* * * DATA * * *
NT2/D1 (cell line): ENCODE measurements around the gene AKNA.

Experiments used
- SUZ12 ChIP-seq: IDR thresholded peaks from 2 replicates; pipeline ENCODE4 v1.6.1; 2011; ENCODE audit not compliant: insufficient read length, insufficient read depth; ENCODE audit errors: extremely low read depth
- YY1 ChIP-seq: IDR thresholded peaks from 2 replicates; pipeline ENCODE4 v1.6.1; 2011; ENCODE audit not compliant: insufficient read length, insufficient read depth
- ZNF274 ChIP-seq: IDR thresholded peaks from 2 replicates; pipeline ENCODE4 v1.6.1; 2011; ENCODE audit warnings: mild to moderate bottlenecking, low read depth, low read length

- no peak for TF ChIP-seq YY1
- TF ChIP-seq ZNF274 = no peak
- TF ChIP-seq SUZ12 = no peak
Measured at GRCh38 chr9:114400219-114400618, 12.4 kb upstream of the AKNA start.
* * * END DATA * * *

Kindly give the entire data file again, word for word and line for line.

NT2/D1 (cell line): ENCODE measurements around the gene AKNA.

Experiments used
- SUZ12 ChIP-seq: IDR thresholded peaks from 2 replicates; pipeline ENCODE4 v1.6.1; 2011; ENCODE audit not compliant: insufficient read length, insufficient read depth; ENCODE audit errors: extremely low read depth
- YY1 ChIP-seq: IDR thresholded peaks from 2 replicates; pipeline ENCODE4 v1.6.1; 2011; ENCODE audit not compliant: insufficient read length, insufficient read depth
- ZNF274 ChIP-seq: IDR thresholded peaks from 2 replicates; pipeline ENCODE4 v1.6.1; 2011; ENCODE audit warnings: mild to moderate bottlenecking, low read depth, low read length

- no peak for TF ChIP-seq YY1
- TF ChIP-seq ZNF274 = no peak
- TF ChIP-seq SUZ12 = no peak
Measured at GRCh38 chr9:114400219-114400618, 12.4 kb upstream of the AKNA start.